Monday, July 11, 2011

Loving with gloves on

Every Christian knows that you are not called to hate sinners but to hate sin. We will even claim that we actually do not actually hate sinners but love them and want them to be free from their sin.

And every sinner in the world thinks that this is a joke.

Do you want to know why? Because we don't love them.

We don't care about their life, we don't care about their story or their pain. We only care about what it will take to get them onto our team. Once they are a Christian, we think, then we can care about them. Caring about them now will just encourage them to stay in their sin.

Isn't that what we've learned? Isn't that what we've feared? If we accept someone in the middle of their sins, they will not have a reason to change; we can't validate a sinful lifestyle.

Friends, this is a lie.
"For while we were still weak, at the right time Christ died for the ungodly. For one will scarcely die for a righteous person—though perhaps for a good person one would dare even to die—but God shows his love for us in that while we were still sinners, Christ died for us." Romans 5:6-8 ESV
That death was not conditional, God didn't wait for us to come over to his side before He adopted us. He chose "the right time," and then He just did it. Moreover, He got impossibly intimate with our sin by putting on our own skin.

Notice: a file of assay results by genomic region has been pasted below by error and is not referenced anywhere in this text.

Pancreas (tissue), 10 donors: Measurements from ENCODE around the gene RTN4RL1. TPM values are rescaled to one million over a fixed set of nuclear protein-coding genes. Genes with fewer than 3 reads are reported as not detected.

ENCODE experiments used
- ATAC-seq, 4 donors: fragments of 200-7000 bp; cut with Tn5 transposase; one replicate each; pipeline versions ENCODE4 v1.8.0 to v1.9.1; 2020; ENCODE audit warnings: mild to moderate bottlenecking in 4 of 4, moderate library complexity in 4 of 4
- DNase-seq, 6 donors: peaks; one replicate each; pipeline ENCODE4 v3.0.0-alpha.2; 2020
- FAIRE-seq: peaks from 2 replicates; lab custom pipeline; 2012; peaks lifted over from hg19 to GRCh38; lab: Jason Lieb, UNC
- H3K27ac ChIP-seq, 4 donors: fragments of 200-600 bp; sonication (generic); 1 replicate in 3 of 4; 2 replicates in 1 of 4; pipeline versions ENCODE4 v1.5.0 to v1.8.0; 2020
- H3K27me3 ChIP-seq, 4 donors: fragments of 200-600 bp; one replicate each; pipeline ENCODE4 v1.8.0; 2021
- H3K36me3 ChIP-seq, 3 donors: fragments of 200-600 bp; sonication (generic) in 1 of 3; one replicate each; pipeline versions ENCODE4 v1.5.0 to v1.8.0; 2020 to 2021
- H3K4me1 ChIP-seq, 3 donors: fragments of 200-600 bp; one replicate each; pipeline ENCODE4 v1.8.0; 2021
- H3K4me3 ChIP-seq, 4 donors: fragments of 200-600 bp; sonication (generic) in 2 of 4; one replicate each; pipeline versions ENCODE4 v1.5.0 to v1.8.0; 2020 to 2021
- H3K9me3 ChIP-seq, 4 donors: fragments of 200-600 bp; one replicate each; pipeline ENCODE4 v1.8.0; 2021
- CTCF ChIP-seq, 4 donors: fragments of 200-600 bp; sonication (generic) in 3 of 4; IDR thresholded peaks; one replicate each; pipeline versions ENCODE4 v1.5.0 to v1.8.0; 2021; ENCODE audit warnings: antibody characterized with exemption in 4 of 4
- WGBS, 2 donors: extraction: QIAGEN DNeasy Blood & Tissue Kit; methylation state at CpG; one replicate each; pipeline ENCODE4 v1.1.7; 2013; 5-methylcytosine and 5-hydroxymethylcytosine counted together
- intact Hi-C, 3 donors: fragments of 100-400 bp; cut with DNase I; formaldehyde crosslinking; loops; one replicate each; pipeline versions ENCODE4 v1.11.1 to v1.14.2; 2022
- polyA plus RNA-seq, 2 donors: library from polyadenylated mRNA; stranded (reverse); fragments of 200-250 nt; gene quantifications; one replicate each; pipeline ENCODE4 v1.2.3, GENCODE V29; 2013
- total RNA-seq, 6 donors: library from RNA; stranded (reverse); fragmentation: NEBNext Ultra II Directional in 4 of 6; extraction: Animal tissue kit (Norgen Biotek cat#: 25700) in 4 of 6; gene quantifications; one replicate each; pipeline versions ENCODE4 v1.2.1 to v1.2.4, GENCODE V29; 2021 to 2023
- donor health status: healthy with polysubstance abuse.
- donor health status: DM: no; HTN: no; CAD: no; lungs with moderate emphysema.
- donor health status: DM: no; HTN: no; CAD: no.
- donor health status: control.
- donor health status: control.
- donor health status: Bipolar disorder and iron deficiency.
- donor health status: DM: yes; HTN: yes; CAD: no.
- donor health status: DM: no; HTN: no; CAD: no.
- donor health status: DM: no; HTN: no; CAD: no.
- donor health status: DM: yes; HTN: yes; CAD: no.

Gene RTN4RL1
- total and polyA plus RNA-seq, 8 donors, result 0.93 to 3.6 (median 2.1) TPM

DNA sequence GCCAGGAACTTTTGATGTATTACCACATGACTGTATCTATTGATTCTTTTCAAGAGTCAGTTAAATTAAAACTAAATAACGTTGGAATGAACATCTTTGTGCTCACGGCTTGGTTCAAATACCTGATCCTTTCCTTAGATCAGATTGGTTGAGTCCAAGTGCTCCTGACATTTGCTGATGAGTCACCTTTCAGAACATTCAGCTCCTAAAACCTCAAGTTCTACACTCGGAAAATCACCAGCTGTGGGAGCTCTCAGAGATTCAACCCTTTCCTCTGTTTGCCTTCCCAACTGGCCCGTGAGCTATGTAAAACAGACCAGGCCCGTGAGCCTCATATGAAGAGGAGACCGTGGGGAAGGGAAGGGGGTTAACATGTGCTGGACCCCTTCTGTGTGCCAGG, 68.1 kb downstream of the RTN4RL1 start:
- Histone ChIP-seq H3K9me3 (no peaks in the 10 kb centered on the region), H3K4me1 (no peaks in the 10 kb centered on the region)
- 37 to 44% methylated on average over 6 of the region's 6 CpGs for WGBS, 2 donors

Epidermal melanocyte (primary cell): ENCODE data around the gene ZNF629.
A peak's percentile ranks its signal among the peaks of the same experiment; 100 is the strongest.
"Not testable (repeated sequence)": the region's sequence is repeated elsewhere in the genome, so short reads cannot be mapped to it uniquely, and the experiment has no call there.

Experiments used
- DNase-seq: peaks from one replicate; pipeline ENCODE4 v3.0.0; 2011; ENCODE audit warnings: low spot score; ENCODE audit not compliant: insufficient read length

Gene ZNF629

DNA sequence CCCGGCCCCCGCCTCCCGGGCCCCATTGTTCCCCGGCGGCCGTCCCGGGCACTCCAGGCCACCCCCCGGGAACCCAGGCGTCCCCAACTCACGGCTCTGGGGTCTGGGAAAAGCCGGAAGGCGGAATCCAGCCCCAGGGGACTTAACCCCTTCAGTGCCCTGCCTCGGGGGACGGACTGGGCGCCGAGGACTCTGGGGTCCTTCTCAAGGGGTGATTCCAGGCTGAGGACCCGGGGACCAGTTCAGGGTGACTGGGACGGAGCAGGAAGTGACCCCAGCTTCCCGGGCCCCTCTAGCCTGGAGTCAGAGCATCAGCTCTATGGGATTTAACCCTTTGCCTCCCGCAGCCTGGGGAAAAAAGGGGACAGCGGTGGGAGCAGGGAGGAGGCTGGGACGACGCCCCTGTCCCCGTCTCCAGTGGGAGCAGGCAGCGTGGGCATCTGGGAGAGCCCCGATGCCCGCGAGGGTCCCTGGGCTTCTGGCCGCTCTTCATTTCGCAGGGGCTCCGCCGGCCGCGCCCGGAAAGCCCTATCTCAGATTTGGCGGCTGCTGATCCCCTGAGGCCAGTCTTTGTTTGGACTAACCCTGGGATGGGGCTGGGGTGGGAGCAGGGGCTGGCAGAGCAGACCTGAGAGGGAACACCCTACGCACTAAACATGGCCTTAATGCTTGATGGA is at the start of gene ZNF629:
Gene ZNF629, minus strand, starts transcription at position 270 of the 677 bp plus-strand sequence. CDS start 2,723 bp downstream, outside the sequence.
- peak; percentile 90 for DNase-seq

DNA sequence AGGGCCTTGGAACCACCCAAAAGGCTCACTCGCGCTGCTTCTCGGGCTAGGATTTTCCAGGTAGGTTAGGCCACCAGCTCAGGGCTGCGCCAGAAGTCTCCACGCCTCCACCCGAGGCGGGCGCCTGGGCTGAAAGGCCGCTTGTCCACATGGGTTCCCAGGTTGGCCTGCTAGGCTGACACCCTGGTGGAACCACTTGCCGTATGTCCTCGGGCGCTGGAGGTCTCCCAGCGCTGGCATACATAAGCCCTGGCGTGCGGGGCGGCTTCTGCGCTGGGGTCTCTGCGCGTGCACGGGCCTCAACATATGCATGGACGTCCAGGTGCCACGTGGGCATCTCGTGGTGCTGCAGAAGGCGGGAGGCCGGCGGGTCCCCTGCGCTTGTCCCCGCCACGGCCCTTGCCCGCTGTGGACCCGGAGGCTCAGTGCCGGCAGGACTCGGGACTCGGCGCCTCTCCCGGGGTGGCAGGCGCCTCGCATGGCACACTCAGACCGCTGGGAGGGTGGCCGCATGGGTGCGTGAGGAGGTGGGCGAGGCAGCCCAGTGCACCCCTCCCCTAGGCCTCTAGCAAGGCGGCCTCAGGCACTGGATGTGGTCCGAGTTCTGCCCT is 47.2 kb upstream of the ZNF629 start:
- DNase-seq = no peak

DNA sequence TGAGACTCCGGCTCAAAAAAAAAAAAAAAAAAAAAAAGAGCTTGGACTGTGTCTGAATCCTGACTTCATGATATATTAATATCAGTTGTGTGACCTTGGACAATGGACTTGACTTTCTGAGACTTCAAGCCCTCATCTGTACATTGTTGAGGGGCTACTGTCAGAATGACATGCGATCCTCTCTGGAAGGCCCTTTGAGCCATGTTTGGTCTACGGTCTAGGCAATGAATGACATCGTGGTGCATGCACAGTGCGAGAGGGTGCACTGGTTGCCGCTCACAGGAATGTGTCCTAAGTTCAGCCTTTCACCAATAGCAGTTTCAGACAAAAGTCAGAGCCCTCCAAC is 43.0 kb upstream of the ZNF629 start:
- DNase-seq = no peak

If I would love another person like Jesus, that means extending my love to them, without condition, and then holding it there until they take it. It also means no longer being afraid to love people.

As Christians, we can find ourselves in a perfect storm of fear. We are offended by sin, we are outraged by it, but, most of all, we are afraid we're going to be caught doing it. At the same time we are often afraid to actually tell people that they are sinners. These combine to create this wall of fear, denial, and hypocrisy that effectively separates us from the people we are supposed to love.

Essentially, we try to find a way to love people without having anything to do with them. Our love becomes political rhetoric, meaningless platitudes that sound inspired but fall flat. It's safe love, the kind of love that covers both our Christian obligations and our righteous backsides.

The kind of love that isn't really love at all.

In effect, we try to love people without getting their sin all over us and without making them mad. I picture a man gingerly handling a poisonous snake or an anthrax filled pipe bomb.

We are loving with gloves on.

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